Roasted Halibut with Radicchio-Pancetta Sauce, Peas and Artichokes from “Good Fish”

by formerchef on June 13, 2011

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Cooking seafood is one of those things which many people find intimidating. I can understand why; most fresh fish and shellfish need to be cooked quickly, yet with care not to overcook. In addition, many people don’t have a lot of experience eating seafood beyond fish and chips and shrimp cocktail and swear they don’t enjoy fish (most likely because they have a bad association with poorly prepared or low quality product).

Fortunately, there’s a new cookbook out there which can dispel most of this uncertainty in an easy to use, approachable manner. Becky Selengut’s book, Good Fish: Sustainable Seafood Recipes from the Pacific Coast is one of the most thorough books on cooking seafood I’ve seen in a long time. It’s beautifully presented and the friendly, no-nonsense take on cooking fish and shellfish is refreshing and non-intimidating for novice cooks. In fact, each chapter contains five recipes, ranging from easy to advanced. And because the focus is on sustainable seafood, without being preachy, there’s no question if what’s on the menu is good for the planet.

Three choices can make a world of difference:
*Diversify the kinds of fish you eat
*Be selective with your seafood purchases
*Limit the amount of seafood on your plate

There are many practical tips as well, such as the two page spread on “The Anatomy of a Flake” showing how to tell if a piece of fish is undercooked or overcooked, complete with photos and descriptions. There are also some very helpful how-to videos on the book’s website to accompany the recipes (make sure you watch the blooper video!). It’s really the complete package. Most of myy professional restaurant life has focused on cooking seafood and I very much appreciate the quality and accuracy of the information, but more than that, I really like Becky’s conversational writing style and that some of the recipe introductions are quirky and fun. Finally, sommelier April Pogue gives unique wine pairings with every recipe and the book’s photography, done by Clare Barboza, is absolutely stunning.

With permission from Becky, I’m sharing with you one of the recipes which appealed to me instantly; Roasted Halibut with Peas and Pancetta. It’s a perfect Spring-into-Summer recipe and on the easier side in terms of preparation (so y’all have no excuses not to try it!).
The photographs are mine, but the recipe is right out of the book (with my comments in italics).

If you’re interested in meeting Becky Selengut on her book tour, check out the schedule here.

Roasted Halibut with Radicchio-Pancetta Sauce, Peas & Artichokes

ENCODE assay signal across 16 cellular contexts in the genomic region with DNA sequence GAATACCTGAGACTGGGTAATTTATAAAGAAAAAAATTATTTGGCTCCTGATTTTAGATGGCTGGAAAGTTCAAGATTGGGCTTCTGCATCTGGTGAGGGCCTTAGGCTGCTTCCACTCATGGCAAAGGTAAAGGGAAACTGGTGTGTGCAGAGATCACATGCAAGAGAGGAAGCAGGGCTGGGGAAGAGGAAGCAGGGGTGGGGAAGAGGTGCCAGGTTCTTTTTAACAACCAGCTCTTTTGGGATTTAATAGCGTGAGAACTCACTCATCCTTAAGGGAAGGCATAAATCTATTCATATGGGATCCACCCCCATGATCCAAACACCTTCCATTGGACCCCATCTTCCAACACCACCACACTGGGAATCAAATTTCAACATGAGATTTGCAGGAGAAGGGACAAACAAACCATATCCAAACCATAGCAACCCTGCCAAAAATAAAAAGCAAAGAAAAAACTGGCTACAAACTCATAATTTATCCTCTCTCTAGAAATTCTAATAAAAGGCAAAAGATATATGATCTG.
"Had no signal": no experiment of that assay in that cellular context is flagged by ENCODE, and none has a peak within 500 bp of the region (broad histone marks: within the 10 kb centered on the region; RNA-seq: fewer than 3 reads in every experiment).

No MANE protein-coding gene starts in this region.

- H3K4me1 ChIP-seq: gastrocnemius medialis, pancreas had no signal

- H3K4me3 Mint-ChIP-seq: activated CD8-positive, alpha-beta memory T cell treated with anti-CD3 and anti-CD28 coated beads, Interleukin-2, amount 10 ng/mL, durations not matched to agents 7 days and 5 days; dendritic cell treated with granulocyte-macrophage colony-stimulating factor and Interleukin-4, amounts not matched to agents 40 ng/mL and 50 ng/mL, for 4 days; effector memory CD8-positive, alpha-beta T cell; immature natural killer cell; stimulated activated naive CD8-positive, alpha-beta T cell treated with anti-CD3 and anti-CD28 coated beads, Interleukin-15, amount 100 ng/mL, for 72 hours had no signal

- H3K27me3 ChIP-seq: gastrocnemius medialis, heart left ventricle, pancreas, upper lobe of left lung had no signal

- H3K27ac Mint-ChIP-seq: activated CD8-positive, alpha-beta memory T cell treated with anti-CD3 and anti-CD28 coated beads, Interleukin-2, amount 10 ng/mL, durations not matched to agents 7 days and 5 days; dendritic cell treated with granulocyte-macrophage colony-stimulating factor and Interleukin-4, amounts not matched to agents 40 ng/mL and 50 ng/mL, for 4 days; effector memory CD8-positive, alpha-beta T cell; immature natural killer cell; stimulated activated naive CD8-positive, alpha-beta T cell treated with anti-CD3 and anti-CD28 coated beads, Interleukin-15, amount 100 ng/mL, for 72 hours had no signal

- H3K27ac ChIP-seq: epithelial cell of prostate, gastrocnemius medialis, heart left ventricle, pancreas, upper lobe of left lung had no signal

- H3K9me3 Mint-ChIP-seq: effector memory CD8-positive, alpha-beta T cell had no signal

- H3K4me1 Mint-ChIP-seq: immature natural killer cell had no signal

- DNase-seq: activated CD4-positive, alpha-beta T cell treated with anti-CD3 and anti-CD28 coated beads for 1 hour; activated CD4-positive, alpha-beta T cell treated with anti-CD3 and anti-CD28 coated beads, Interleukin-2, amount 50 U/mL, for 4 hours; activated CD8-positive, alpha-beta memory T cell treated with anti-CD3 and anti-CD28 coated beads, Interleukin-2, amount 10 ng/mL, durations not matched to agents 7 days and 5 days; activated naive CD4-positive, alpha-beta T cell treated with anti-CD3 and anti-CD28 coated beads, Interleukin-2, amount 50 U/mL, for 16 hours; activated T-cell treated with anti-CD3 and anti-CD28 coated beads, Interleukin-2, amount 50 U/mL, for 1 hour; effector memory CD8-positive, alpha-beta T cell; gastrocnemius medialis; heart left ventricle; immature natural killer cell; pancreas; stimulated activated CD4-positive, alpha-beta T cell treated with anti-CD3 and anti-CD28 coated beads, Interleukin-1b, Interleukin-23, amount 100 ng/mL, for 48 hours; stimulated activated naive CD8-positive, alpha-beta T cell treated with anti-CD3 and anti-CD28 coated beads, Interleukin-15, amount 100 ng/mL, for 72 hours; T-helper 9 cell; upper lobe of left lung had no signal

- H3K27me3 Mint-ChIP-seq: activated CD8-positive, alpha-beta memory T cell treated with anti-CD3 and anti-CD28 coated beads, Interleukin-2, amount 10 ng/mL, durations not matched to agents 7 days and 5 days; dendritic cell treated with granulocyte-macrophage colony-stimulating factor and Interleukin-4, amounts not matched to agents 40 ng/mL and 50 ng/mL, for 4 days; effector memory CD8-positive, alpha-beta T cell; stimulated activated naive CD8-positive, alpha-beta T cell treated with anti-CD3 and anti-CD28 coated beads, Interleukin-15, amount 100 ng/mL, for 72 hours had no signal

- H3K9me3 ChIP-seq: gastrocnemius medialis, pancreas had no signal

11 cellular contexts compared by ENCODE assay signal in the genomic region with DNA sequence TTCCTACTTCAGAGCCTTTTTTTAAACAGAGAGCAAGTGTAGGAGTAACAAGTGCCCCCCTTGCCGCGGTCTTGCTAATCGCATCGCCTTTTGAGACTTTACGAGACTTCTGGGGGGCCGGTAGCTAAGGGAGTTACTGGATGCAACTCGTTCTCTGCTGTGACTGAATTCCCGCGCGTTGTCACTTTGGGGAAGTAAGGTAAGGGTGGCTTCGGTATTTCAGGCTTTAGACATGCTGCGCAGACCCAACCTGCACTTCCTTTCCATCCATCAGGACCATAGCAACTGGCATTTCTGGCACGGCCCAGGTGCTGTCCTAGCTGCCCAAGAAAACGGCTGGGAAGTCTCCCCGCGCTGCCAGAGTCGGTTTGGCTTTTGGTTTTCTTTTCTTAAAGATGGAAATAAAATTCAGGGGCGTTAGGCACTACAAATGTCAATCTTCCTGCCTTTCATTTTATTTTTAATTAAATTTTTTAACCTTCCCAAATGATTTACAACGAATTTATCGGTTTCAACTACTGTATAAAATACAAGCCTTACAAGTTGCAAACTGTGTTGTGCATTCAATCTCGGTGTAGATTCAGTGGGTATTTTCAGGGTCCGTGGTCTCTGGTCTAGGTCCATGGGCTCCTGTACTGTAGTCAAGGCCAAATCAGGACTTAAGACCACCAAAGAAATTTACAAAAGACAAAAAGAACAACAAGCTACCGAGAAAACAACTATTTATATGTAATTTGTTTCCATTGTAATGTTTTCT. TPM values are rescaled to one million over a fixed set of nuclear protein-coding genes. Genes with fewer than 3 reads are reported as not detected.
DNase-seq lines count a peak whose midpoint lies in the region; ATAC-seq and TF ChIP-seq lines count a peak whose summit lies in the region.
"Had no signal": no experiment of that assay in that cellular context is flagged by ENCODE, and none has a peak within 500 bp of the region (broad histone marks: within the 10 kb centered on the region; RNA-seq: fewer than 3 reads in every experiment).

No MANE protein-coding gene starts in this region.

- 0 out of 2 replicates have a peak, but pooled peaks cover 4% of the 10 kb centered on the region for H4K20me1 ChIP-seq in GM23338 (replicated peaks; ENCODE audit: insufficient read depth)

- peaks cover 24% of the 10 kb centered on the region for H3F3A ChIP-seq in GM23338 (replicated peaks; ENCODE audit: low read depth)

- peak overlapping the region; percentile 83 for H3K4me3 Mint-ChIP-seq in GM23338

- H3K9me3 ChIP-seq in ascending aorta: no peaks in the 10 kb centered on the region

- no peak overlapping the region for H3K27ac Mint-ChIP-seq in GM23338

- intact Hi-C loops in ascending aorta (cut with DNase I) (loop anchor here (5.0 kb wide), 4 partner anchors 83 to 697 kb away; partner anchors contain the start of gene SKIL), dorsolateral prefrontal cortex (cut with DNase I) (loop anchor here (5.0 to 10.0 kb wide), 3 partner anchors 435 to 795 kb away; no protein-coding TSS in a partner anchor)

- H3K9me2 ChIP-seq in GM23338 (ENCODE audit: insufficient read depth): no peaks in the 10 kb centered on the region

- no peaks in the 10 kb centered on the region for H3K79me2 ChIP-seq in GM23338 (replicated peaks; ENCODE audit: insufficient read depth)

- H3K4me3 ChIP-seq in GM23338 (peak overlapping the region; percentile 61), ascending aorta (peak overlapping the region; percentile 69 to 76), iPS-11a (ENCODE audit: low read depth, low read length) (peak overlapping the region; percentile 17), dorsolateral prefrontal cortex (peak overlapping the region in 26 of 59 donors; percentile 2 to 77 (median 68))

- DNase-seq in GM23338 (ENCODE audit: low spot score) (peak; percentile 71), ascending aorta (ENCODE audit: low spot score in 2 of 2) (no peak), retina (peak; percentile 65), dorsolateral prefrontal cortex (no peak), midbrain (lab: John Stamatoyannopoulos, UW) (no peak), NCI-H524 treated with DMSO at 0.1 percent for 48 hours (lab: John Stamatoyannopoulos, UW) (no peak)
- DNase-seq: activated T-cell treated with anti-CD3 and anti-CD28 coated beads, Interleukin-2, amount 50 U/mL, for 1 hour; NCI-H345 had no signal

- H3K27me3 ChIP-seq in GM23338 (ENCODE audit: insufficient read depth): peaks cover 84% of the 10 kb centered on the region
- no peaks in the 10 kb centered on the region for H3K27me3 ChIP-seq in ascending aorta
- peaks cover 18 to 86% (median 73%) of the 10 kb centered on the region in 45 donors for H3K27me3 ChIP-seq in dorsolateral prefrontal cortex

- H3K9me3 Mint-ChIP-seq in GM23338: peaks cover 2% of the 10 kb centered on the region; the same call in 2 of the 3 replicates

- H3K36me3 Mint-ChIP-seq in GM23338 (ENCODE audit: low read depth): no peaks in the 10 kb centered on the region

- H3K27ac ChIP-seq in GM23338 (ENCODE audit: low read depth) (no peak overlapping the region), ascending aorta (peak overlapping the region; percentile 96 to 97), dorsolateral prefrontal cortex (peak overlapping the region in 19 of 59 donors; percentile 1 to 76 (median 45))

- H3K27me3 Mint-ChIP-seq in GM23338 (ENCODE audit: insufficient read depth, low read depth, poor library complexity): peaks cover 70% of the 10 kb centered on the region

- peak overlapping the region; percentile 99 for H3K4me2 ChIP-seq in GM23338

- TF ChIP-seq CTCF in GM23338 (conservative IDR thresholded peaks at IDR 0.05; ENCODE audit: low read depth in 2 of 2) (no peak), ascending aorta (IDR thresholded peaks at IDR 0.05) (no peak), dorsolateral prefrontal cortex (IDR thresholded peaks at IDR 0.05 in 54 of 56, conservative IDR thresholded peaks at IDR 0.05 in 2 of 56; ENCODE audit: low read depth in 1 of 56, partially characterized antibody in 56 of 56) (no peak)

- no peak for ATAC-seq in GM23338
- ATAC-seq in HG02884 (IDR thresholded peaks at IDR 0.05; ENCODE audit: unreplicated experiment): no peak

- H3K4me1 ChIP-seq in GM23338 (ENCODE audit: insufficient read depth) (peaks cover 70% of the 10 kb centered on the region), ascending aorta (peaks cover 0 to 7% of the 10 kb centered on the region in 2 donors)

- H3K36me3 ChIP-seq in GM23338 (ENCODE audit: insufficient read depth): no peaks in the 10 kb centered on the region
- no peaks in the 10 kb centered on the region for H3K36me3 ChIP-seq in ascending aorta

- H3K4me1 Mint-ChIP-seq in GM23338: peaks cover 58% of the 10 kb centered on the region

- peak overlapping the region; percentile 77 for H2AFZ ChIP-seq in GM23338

From the book:
 “As with all the halibut recipes, really lean on the side of undercooking the fish. You can always cook it for another minute longer if it is not to your liking, but unless you know something I don’t about the progression of Father Time, a piece of overcooked fish has nowhere to go but more overcooked.”

1 lb of halibut, skinned and cut into 4 equal portions*
Salt and Freshly Ground Pepper
1 Tbsp high-heat vegetable oil (I used grapeseed oil)
1 Tbsp extra virgin olive oil
2 oz pancetta, lightly smoked bacon, or prosciutto, cut into medium dice (I used home made bacon)
1/2 cup sliced shallots
4 oz radicchio, chopped into bite sized pieces, about 3 cups
1 tsp honey
1 Tbsp white wine vinegar
1 Tbsp white wine or dry vermouth
1 cup fish stock, clam juice or vegetable broth (I used a light, home made chicken stock because that’s all I had)
1/2 cup frozen (thawed), canned or jarred artichoke hearts, quartered
1/2 cup fresh or frozen (thawed) peas
1/2 lemon

*I used 2-6 oz portions with the rest of the ingredients the same. There was some left over sauce and vegetables which I happily ate for lunch the next day

Preheat the oven to 350 degrees.

Lightly season the halibut fillets with salt and pepper. In a large ovenproof skillet over high heat, add the vegetable oil and sear the fillets for 3 minutes, or until they are browned on one side.
(My tip; heat the pan first, then add the oil and swirl in the bottom of the pan to coat it. This helps to keep the fish from sticking.)

Transfer the fish to a plate, and turn the heat down to medium high. Add the olive oil, pancetta and shallots and cook until the pancetta starts to crisp, 5 to 6 minutes.

Add the radicchio and honey and cook for another 3 to 4 minutes, until the radicchio starts to wilt and caramelizes. Add the white wine vinegar, white wine, and stock, stirring to loosen any bits clinging to the skillet.

Add the artichokes and peas, stir, then nestle (I love this word here) the halibut pieces back in the pan, browned side up.

Roasted Halibut with Peas & Pancetta in Pan

Place the pan in the oven and cook for 3 to 4 minutes, or until the halibut is done.
(Note; finishing the fish in the oven is a great tip and is frequently used in restaurants to ensure even cooking, rather than finishing on the stove-top which sometimes results in fish over done on the outside and raw in the middle.)